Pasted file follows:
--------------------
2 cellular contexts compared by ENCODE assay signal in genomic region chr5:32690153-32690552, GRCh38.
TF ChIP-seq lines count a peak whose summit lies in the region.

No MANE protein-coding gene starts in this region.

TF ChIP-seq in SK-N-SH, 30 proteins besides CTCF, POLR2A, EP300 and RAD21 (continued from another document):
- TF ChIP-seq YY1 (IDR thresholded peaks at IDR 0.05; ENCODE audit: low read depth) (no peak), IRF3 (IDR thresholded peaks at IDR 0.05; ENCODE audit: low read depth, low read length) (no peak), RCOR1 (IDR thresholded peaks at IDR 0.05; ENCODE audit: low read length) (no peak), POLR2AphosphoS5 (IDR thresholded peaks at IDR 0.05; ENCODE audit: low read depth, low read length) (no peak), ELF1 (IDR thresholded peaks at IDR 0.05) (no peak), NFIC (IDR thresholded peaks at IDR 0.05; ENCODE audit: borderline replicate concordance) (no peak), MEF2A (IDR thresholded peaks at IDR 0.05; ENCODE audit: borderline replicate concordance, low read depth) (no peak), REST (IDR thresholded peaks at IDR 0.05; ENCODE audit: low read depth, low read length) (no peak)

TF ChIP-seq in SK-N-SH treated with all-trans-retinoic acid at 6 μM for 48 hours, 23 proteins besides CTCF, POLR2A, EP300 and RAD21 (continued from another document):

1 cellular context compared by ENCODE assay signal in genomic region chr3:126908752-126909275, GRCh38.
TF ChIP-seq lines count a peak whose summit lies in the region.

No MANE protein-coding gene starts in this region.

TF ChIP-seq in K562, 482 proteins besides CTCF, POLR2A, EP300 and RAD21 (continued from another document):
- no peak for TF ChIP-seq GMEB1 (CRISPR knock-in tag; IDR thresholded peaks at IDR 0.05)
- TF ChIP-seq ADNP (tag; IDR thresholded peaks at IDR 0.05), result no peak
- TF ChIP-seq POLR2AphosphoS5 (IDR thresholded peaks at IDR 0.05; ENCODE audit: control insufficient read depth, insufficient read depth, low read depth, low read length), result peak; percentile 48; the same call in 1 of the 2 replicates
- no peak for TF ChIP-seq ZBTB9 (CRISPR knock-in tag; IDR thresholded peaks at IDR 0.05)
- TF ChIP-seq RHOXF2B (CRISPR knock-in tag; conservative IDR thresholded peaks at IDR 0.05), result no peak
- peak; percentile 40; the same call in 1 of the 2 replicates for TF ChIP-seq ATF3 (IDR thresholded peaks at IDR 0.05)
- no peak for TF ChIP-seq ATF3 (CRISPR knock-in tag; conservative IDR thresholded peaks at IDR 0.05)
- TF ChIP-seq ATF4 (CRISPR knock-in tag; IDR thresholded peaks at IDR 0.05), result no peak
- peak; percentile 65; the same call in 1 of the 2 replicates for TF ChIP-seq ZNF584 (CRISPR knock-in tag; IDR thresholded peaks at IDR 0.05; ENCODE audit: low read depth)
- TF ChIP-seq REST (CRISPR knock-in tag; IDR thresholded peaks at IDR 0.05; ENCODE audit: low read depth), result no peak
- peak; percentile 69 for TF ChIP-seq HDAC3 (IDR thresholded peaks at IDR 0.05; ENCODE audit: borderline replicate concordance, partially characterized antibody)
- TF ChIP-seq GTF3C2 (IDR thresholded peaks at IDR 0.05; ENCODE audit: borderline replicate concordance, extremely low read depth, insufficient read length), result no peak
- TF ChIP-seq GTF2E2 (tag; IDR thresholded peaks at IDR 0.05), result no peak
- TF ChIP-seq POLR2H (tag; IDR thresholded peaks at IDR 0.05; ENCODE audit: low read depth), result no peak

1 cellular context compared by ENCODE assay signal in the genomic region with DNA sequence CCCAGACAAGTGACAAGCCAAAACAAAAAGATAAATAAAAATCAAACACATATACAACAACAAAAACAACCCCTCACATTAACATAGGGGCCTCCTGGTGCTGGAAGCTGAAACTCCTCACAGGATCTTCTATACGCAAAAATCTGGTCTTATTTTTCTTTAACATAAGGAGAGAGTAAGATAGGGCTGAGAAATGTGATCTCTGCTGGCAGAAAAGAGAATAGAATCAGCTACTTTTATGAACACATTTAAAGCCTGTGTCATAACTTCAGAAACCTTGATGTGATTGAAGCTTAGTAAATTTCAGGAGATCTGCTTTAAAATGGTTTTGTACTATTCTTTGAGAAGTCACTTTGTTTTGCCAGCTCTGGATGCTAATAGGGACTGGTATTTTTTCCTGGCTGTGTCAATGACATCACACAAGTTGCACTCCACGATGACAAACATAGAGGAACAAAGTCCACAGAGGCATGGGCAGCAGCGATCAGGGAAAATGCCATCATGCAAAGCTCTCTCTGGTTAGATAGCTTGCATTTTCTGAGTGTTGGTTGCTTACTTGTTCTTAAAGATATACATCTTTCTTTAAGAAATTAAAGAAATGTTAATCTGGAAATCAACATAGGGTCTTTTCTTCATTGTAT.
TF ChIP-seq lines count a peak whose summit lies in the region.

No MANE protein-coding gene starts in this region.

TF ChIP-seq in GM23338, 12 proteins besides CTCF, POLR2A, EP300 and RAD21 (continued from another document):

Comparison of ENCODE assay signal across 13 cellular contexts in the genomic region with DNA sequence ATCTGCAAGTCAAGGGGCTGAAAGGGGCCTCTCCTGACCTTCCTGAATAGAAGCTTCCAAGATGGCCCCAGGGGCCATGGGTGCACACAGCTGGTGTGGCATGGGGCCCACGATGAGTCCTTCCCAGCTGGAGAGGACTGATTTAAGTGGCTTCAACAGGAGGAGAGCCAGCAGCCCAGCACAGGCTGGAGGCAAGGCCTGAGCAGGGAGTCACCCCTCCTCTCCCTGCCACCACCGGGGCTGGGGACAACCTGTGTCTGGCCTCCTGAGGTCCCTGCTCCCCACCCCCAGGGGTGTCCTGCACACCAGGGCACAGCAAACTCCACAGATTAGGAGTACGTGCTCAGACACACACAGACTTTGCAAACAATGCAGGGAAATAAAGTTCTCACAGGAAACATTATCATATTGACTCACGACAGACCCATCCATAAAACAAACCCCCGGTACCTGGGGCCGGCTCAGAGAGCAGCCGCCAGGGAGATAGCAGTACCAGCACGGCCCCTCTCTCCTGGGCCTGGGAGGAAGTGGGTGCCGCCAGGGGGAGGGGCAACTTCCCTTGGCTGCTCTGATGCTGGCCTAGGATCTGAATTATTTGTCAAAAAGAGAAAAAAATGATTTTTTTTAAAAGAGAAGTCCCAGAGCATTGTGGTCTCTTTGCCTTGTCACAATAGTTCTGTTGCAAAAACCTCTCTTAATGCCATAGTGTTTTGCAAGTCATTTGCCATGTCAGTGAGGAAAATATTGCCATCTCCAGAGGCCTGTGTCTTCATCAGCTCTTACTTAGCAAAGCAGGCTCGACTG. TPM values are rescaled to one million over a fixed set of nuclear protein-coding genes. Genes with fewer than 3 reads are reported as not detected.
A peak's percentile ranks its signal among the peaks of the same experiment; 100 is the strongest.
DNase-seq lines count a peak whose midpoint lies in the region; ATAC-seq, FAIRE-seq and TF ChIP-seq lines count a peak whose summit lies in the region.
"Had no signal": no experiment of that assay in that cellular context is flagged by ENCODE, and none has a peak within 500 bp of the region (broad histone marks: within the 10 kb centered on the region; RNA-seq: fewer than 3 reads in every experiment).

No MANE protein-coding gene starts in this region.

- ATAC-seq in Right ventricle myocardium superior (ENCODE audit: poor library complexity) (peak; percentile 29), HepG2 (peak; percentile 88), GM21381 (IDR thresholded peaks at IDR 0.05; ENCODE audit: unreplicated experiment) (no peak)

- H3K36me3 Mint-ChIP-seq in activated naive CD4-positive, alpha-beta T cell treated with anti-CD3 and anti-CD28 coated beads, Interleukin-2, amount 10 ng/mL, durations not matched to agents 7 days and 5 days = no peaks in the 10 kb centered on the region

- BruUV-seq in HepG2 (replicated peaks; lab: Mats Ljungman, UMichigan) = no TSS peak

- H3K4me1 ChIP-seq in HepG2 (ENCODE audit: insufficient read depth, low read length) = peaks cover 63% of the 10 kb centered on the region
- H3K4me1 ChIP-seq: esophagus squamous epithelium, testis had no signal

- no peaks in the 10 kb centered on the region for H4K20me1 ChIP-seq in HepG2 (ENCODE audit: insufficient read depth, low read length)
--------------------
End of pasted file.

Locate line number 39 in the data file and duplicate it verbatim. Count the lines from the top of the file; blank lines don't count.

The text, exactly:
- no peaks in the 10 kb centered on the region for H4K20me1 ChIP-seq in HepG2 (ENCODE audit: insufficient read depth, low read length)